• Imagining History

The Egyptian Sphinx: What Is It? - An Introduction for KS2

Updated: Mar 2

If you know about the Great Pyramid of Giza, you'll know it's set in a larger complex containing several more smaller pyramids and an intriguing statue of a Sphinx. "What is this Sphinx?" I hear you ask?

The Sphinx:

What is it?

A limestone statue of a Sphinx (a mythical creature with the body of a lion and the head of a human.)

When was it built?

Estimates vary. It was likely in the Old Kingdom, during the reign of the Pharaoh Khafre (approx. 2558 to 2532 BC). In fact, Egyptologists think that it's Pharaoh Khafre's face carved on the Sphinx.

Where was it built?

On the Giza Plateau, on the West Bank of the River Nile. It is part of the Giza Complex that includes the Great Pyramid of Giza.

Why was it built there?

To guard the Pyramid tombs of Giza, ain't no-one gonna mess with a giant Sphinx!

How big is it?

Really, really big.

Can I get some specifics?

Oh alright. It is 241 feet long - that's wider than a football pitch! It's also 66 feet high - that's the same height as four giraffes stood on the top of each other's head. Just imagine that - how would they balance?!

Does it look the same today as when it was built?

Not at all. The Sphinx used to have a beard and a nose. It also would have been painted in bright colours. Archaeologists believe its face and body would have been red, its headdress yellow and its beard blue.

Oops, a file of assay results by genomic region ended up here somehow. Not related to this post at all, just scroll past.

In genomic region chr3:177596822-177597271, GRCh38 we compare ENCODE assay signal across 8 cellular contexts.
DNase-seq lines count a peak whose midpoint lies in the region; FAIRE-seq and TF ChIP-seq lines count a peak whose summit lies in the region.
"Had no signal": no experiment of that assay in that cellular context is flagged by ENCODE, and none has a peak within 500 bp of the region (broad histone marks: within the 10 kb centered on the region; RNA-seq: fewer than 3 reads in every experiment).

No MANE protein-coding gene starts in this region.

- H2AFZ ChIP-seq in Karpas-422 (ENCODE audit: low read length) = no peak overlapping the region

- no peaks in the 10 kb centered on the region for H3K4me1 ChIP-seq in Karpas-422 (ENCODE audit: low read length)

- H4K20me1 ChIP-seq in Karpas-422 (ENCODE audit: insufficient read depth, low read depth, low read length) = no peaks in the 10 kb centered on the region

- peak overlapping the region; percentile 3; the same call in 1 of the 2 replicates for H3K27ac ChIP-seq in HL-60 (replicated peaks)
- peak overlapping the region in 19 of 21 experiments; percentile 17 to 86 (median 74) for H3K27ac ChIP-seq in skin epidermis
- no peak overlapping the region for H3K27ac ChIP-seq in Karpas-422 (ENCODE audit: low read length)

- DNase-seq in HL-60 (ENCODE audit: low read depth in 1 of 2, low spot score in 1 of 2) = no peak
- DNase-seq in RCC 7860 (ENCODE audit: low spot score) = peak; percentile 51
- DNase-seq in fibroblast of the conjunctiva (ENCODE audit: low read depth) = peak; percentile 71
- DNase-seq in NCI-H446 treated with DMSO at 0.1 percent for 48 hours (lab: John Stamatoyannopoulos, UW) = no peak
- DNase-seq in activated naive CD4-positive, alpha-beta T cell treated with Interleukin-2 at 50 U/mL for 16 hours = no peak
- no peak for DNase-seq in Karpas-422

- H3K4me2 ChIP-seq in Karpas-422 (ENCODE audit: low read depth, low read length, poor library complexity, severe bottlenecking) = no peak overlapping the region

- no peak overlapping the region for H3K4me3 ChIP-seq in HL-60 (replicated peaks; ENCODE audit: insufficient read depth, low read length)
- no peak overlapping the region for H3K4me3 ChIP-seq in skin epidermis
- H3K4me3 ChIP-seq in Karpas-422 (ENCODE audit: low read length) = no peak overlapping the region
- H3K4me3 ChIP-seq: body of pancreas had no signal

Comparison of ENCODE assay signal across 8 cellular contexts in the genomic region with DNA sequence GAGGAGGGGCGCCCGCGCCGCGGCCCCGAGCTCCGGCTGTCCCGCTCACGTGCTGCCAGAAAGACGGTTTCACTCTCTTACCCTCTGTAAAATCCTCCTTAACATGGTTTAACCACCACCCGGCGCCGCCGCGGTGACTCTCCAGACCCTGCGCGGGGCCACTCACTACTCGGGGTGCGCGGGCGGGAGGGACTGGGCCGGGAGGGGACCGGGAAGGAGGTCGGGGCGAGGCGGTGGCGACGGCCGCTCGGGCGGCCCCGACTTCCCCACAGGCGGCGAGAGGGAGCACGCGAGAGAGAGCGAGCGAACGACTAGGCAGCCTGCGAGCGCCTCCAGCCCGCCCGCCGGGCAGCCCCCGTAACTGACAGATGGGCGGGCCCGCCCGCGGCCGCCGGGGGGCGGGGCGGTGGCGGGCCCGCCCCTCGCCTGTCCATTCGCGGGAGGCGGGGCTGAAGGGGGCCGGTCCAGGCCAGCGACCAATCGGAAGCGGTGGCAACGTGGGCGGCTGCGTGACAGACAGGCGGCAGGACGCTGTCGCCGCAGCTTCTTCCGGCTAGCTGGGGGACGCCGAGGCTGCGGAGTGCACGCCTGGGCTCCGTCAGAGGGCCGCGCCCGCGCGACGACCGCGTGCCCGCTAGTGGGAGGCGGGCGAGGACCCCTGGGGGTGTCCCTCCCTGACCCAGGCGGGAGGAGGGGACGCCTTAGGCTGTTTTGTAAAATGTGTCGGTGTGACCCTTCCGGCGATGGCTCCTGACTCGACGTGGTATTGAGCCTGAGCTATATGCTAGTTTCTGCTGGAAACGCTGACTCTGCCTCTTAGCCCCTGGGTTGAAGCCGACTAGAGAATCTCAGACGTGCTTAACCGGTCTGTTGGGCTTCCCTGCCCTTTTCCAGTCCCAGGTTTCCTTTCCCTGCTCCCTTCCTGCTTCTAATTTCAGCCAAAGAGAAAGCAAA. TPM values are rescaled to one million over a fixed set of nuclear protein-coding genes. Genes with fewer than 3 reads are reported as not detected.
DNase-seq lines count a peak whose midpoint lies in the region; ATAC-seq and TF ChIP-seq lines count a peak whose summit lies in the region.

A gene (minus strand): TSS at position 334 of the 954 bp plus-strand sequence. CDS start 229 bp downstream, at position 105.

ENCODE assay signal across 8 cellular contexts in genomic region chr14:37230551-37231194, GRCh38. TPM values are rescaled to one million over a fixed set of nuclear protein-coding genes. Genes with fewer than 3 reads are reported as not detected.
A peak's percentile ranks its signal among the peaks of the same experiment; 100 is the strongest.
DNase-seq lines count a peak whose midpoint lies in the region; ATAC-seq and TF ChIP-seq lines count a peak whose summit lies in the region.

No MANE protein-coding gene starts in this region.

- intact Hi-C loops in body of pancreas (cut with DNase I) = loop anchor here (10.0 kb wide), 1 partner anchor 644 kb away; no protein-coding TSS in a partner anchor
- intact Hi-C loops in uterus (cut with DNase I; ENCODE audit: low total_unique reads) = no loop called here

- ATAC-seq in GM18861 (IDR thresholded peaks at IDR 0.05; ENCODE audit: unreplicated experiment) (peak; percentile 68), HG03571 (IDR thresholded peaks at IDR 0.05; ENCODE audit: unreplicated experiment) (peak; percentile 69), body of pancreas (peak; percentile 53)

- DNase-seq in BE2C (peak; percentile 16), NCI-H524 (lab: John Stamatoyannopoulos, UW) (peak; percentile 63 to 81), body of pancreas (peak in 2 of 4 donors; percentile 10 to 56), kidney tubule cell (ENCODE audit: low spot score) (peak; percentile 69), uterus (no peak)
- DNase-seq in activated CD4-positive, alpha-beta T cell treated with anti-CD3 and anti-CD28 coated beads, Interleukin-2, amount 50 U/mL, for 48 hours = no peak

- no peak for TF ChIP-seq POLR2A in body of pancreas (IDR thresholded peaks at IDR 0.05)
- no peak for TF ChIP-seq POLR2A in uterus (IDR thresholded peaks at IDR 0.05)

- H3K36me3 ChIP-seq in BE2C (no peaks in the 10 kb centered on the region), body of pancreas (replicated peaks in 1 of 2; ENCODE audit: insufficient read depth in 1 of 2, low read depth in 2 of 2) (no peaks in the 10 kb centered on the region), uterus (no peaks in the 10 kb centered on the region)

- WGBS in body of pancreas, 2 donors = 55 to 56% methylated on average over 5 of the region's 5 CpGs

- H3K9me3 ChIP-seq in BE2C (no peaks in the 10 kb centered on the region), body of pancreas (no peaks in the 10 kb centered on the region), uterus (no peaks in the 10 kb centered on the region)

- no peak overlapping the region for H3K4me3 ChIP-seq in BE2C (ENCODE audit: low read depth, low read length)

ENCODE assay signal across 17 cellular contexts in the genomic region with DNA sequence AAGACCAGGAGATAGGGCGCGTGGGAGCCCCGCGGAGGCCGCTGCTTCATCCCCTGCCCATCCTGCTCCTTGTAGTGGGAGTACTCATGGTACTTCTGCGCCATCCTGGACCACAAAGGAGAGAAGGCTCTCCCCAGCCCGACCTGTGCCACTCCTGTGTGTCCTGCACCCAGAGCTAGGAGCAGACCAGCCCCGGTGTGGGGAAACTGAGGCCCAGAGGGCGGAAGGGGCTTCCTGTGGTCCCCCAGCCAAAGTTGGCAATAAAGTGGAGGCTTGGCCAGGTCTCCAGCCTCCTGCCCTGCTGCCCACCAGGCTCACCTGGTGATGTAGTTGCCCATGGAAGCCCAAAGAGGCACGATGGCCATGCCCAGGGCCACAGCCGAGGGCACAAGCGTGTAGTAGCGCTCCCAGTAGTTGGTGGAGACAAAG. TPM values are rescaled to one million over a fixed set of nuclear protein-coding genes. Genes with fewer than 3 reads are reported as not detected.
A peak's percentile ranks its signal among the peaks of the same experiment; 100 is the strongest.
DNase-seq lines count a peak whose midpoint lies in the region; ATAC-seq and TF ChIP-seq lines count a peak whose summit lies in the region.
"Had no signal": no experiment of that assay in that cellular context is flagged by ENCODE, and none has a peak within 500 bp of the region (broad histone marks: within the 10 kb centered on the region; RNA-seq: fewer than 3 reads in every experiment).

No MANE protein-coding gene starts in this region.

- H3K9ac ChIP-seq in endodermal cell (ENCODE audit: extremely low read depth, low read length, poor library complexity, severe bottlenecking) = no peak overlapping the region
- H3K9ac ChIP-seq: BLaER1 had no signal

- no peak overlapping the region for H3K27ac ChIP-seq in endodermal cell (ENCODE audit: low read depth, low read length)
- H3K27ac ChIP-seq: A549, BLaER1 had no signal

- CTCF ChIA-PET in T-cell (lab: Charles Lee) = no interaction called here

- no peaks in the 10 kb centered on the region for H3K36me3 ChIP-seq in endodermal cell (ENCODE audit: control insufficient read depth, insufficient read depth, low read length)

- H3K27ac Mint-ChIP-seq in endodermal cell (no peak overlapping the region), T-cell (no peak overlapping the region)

Why did its nose fall off?

Probably erosion but no-one knows. It certainly wasn’t shot off by Napoleon Bonaparte’s cannon!

What happened to its beard?

We don't know what happened to most of it but you can see bits of the beard in the British Museum. Here's a pic:

Are you a teacher? Yes? Then you'll definitely want Imagining History to bring their 'Ancient Egypt: A Time Travel Tour' Interactive workshop to your school.

Our Award-Winning sessions combine role-play, storytelling, demonstrations and drama and performance to bring history to life for your students.

Find out more here!

Further Reading:

Sign up for blog notifications

Receive updates on our latest blog posts* including new articles, history guides, arts & crafts ideas and more. 

Plus, it's all free!

Thanks for subscribing!

*We will not spam you or pass your information onto any third parties. You can unsubscribe at any time using the links at the bottom of the email. For more information, see our Privacy Notice or email us at the address below.

Choose a History Topic:
Support Us

To keep the Imagining History Resource blog content free, forever.